Threat actors are actively exploiting the Fortinet FortiNAC vulnerability CVE-2022-39952 a few hours after the publication of the PoC exploit code.
This week, researchers at Horizon3 cybersecurity firm have released a proof-of-concept exploit for a critical-severity vulnerability, tracked as CVE-2022-39952, in Fortinet’s FortiNAC network access control solution.
Last week, Fortinet has released security updates to address two critical vulnerabilities in FortiNAC and FortiWeb solutions. The two vulnerabilities, tracked as CVE-2022-39952 and CVE-2021-42756, are respectively an external control of file name or path in Fortinet FortiNAC and a collection of stack-based buffer overflow issues in the proxy daemon of FortiWeb.
The CVE-2022-39952 flaw (CVSS score of 9.8) is an external control of file name or path in the keyUpload scriptlet of FortiNAC. The vulnerability was internally discovered and reported by Gwendal Guégniaud of Fortinet Product Security team.
“An external control of file name or path vulnerability [CWE-73]in FortiNAC webserver may allow an unauthenticated attacker to perform arbitrary write on the system.” reads the advisory.
The affected products are:
FortiNAC version 9.4.0FortiNAC version 9.2.0 through 9.2.5FortiNAC version 9.1.0 through 9.1.7FortiNAC 8.8 all versionsFortiNAC 8.7 all versionsFortiNAC 8.6 all versionsFortiNAC 8.5 all versionsFortiNAC 8.3 all versions
The CVE-2022-39952 vulnerability is fixed in FortiNAC 9.4.1 and later, 9.2.6 and later, 9.1.8 and later, and 7.2.0 and later.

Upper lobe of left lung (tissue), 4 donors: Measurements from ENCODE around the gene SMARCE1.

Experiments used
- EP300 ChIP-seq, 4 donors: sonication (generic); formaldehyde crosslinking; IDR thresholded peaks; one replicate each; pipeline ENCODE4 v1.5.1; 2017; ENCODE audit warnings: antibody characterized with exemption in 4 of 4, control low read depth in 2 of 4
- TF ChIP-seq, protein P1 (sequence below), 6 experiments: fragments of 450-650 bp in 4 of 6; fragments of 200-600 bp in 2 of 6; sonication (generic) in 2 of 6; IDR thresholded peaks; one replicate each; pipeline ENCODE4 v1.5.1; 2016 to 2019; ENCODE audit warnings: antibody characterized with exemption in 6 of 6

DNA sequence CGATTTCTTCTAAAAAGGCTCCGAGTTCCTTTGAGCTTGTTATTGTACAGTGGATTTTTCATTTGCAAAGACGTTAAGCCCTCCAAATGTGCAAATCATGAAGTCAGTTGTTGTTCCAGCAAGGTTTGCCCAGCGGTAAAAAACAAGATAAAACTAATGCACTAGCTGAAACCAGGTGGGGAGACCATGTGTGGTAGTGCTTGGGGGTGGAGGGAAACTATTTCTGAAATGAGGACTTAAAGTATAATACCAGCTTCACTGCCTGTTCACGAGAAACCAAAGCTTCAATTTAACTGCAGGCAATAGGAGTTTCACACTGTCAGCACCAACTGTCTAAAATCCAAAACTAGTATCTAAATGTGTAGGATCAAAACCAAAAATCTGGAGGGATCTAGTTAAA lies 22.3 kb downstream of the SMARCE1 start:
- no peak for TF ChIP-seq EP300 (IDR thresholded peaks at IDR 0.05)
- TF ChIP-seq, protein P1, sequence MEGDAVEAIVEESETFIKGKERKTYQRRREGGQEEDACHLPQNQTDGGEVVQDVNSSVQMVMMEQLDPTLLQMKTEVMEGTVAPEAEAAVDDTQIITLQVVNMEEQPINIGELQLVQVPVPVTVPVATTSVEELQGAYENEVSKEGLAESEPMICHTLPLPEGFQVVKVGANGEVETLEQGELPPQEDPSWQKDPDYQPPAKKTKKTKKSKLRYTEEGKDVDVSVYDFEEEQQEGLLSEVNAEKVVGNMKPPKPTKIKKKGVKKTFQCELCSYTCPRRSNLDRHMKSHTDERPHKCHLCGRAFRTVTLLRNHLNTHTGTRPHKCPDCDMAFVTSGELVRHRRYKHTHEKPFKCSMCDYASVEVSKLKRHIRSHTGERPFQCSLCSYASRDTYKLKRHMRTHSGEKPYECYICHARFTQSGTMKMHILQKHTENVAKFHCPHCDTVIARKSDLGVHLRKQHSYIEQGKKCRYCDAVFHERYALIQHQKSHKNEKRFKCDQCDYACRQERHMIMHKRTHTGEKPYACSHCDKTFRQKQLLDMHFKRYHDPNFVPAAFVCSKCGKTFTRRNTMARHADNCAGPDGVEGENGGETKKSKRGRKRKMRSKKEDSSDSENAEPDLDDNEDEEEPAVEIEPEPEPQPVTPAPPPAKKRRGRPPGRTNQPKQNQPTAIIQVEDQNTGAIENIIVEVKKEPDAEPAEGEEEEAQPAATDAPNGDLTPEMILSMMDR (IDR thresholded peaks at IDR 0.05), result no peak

The PoC exploit code released by Horizon3 writes a cron job to /etc/cron.d/ that creates a reverse shell every minute.
Unfortunately, the threat actors started exploiting the Fortinet FortiNAC vulnerability CVE-2022-39952 the same day Horizon3 released the PoC exploit.
We are seeing @Fortinet FortiNAC CVE-2022-39952 exploitation attempts from multiple IPs in our honeypot sensors. A PoC was published earlier today. Make sure to upgrade your FortiNAC as specified in: https://t.co/edZEG2VOzL— Shadowserver (@Shadowserver) February 21, 2023The nonprofit cybersecurity organization Shadowserver reported that attackers started targeting its honeypots in an attempt to exploit the flaw.
Andrew Morris, the founder of CEO of GreyNoise Intelligence, also confirmed that his firm started observing broad exploitation of the FortiNAC CVE-2022-39952.
.@GreyNoiseIO is observing broad exploitation of FortiNAC CVE-2022-39952. Tags and blocklists available now. Hat tip to @Horizon3Attackhttps://t.co/5iiMS6Vy3b pic.twitter.com/tHyYHIXQKA— Andrew Morris (@Andrew___Morris) February 22, 2023At the time of this writing, the attacks observed by GreyNoise originated from two IP addressed, respectively in Germany and the US.
Researchers German Fernandez from CronUp reported that threat actors have started with the mass deployment of Webshells (backdoors) on FortiNAC devices vulnerable to CVE-2022-39952.
1/ Heads Up! threat actors have started with the mass deployment of Webshells (backdoors) on FortiNAC devices vulnerable to CVE-2022-39952.The installation paths we have seen are: bsc/campusMgr/ui/ROOT/fortii.jsp bsc/campusMgr/ui/ROOT/shell.jsphttps://t.co/I8hnaVNS9Z pic.twitter.com/IlJbgtzMTA— Germán Fernández (@1ZRR4H) February 23, 2023Follow me on Twitter: @securityaffairs and Facebook and Mastodon
(SecurityAffairs – hacking, Fortinet)
The post Fortinet FortiNAC CVE-2022-39952 flaw exploited in the wild hours after the release of PoC exploit appeared first on Security Affairs.